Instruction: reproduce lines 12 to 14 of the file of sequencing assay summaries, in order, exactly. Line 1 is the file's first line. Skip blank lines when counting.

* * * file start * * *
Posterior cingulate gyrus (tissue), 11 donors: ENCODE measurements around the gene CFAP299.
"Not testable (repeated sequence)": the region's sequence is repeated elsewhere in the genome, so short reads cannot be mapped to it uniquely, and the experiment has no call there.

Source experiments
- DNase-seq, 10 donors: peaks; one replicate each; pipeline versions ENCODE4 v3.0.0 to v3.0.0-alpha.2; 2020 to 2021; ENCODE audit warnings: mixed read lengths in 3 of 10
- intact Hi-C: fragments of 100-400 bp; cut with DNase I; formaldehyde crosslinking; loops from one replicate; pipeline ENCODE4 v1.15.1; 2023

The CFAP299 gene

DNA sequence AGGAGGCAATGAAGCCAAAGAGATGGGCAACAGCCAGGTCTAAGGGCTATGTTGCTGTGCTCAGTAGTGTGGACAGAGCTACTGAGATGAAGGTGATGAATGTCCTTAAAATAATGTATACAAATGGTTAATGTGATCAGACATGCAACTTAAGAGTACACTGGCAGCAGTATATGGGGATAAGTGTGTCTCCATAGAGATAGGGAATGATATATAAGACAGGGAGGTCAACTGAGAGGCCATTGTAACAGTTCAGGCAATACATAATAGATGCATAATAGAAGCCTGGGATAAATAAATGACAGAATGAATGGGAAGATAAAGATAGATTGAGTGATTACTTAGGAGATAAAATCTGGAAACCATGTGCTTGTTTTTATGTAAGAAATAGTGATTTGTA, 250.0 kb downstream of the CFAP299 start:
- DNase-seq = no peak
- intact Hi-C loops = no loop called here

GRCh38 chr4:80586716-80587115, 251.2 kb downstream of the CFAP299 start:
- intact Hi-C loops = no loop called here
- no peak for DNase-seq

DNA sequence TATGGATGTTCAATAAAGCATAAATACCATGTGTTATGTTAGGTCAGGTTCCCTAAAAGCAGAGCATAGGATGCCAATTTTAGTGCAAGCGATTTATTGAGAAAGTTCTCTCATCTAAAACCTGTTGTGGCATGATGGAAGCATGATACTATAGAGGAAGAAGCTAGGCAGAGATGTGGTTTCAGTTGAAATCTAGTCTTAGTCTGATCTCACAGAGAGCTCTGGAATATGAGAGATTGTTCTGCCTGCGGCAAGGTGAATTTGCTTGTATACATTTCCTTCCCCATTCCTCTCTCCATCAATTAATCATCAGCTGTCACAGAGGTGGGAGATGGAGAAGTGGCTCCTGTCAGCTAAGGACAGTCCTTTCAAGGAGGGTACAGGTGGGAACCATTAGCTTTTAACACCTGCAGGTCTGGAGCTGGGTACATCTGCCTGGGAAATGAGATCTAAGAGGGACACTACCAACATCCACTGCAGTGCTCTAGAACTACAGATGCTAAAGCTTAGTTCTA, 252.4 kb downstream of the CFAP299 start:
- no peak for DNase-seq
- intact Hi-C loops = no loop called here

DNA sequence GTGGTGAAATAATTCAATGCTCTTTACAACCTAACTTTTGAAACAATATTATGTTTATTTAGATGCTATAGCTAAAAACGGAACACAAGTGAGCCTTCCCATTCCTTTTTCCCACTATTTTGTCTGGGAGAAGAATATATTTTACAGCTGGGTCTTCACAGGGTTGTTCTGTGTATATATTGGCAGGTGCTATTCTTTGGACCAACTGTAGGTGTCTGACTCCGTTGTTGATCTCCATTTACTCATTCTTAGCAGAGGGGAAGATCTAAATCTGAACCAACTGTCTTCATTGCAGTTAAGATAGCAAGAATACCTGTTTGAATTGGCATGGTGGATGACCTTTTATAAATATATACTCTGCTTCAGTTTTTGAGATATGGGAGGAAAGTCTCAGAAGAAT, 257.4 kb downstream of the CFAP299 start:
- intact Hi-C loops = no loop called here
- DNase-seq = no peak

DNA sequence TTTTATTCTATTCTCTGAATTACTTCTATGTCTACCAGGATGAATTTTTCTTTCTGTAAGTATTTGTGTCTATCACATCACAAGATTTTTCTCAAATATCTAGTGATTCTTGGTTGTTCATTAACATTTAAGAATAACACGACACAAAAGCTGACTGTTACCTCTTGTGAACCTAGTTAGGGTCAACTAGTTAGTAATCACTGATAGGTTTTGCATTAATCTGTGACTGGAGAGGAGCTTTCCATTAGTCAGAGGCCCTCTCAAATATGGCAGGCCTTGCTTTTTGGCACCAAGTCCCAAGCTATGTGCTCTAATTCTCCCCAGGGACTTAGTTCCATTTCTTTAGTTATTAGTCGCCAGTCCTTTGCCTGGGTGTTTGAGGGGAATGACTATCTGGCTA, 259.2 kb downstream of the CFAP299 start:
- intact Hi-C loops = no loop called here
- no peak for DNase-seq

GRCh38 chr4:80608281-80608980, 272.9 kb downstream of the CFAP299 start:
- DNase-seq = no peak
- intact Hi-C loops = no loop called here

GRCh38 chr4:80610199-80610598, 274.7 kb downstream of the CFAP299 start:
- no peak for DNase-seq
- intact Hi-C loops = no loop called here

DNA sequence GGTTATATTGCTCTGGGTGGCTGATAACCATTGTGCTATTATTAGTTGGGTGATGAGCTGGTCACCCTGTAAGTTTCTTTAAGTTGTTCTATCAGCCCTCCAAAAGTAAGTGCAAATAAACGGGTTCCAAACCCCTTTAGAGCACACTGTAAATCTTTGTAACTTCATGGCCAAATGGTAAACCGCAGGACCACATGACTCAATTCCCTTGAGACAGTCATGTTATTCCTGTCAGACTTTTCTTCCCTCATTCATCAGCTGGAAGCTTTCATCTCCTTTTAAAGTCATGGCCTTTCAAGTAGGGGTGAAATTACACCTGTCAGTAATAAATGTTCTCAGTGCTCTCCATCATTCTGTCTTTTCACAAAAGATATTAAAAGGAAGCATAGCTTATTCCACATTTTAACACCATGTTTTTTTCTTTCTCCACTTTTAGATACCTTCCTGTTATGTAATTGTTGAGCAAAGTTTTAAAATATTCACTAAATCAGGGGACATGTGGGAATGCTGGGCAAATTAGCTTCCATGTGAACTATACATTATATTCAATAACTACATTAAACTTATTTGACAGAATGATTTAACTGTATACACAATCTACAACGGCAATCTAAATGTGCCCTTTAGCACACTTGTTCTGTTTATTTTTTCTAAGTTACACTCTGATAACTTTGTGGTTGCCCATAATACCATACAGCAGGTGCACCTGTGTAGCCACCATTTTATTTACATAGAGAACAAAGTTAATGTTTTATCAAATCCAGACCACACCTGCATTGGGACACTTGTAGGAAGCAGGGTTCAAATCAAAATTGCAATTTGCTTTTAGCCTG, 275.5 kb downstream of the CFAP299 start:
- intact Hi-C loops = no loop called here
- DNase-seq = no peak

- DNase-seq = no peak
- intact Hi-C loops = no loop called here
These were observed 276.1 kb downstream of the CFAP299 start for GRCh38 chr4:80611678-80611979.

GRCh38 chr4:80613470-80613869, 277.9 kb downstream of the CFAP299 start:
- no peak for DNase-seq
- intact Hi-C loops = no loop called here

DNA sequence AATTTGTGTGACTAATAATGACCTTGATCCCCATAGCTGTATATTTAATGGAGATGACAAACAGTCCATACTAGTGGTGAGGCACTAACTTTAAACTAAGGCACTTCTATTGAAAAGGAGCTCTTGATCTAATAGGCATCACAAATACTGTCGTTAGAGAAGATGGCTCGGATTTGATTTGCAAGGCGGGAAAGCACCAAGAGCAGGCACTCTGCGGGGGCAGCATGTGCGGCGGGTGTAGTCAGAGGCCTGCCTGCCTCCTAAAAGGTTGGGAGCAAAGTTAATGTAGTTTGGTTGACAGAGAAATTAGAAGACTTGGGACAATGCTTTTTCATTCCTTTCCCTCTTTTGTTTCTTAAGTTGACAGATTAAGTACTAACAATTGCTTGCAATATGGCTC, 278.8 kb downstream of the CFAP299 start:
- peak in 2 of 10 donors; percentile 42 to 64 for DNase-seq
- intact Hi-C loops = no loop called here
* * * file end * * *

- no peak for DNase-seq

DNA sequence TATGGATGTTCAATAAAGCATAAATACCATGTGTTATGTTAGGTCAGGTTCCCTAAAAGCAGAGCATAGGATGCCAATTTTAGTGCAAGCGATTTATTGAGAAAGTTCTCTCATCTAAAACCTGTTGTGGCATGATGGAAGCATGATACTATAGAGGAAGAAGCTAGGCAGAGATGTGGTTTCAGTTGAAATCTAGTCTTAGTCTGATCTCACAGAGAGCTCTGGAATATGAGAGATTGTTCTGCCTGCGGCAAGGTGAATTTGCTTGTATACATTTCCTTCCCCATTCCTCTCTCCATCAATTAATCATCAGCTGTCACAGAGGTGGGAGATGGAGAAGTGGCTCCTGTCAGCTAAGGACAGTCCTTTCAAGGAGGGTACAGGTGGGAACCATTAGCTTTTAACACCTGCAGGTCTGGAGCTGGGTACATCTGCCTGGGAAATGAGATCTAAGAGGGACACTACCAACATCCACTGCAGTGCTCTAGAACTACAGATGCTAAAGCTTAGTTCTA, 252.4 kb downstream of the CFAP299 start:
- no peak for DNase-seq